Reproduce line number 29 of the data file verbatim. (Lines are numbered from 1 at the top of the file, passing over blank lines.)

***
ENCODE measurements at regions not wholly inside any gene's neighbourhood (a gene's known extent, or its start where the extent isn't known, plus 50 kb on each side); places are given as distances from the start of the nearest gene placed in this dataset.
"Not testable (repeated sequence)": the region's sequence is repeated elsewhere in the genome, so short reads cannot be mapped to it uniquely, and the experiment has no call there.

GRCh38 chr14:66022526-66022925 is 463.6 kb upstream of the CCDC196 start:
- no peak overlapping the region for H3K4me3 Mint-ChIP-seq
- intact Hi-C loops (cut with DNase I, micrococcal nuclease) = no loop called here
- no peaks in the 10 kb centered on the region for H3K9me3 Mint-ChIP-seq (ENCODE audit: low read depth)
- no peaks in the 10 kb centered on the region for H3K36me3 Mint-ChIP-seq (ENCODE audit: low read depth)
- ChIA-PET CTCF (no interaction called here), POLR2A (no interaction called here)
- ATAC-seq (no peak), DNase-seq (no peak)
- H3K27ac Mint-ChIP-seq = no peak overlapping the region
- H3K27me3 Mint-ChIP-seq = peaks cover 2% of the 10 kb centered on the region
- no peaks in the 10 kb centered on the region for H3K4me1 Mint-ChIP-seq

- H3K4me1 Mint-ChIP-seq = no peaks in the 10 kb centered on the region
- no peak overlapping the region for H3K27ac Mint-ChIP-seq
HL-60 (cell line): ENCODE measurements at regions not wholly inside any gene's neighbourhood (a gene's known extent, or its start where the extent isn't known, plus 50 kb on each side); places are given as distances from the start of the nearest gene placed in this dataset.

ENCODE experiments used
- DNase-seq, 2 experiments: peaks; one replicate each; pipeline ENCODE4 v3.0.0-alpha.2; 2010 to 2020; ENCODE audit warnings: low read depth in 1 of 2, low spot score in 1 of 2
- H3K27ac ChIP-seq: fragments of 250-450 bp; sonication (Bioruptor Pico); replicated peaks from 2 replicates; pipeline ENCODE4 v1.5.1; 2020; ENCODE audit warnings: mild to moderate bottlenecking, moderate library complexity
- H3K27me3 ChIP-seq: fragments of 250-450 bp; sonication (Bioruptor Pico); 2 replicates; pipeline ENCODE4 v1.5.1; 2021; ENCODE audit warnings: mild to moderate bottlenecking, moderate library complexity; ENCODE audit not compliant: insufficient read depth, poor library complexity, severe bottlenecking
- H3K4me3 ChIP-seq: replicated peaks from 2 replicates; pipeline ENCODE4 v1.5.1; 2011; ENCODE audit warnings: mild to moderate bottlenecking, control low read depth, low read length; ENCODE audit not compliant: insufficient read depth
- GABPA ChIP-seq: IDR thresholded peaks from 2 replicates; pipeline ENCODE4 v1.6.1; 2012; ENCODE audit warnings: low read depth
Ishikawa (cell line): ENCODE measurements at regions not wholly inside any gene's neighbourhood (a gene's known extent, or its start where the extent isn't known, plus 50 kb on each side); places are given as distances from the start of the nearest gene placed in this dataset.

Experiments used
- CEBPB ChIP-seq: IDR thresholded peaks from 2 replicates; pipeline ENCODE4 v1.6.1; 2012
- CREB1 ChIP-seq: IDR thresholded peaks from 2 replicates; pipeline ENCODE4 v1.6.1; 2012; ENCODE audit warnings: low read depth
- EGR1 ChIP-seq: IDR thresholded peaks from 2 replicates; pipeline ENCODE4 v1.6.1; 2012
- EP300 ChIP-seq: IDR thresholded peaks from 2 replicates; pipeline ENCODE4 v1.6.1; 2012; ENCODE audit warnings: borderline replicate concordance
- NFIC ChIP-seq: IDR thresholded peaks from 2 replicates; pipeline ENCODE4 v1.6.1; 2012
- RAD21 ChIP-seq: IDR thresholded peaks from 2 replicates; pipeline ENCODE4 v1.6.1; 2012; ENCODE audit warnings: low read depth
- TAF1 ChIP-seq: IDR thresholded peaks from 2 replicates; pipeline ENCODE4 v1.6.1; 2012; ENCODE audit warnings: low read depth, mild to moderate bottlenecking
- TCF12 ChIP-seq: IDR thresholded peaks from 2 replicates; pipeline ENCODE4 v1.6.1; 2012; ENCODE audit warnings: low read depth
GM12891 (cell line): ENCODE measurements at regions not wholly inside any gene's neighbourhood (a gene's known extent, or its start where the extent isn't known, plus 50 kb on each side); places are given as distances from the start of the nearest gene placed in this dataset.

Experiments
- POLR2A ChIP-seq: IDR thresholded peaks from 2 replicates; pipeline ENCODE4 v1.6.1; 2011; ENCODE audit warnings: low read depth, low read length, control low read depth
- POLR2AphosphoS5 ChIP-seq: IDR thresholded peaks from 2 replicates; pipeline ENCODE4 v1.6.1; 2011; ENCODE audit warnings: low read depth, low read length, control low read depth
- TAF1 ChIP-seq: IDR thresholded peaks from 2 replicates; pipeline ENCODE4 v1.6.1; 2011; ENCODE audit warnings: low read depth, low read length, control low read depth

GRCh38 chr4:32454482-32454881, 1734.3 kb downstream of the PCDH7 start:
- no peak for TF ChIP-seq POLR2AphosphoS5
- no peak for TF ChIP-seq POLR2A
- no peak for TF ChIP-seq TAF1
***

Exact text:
- RAD21 ChIP-seq: IDR thresholded peaks from 2 replicates; pipeline ENCODE4 v1.6.1; 2012; ENCODE audit warnings: low read depth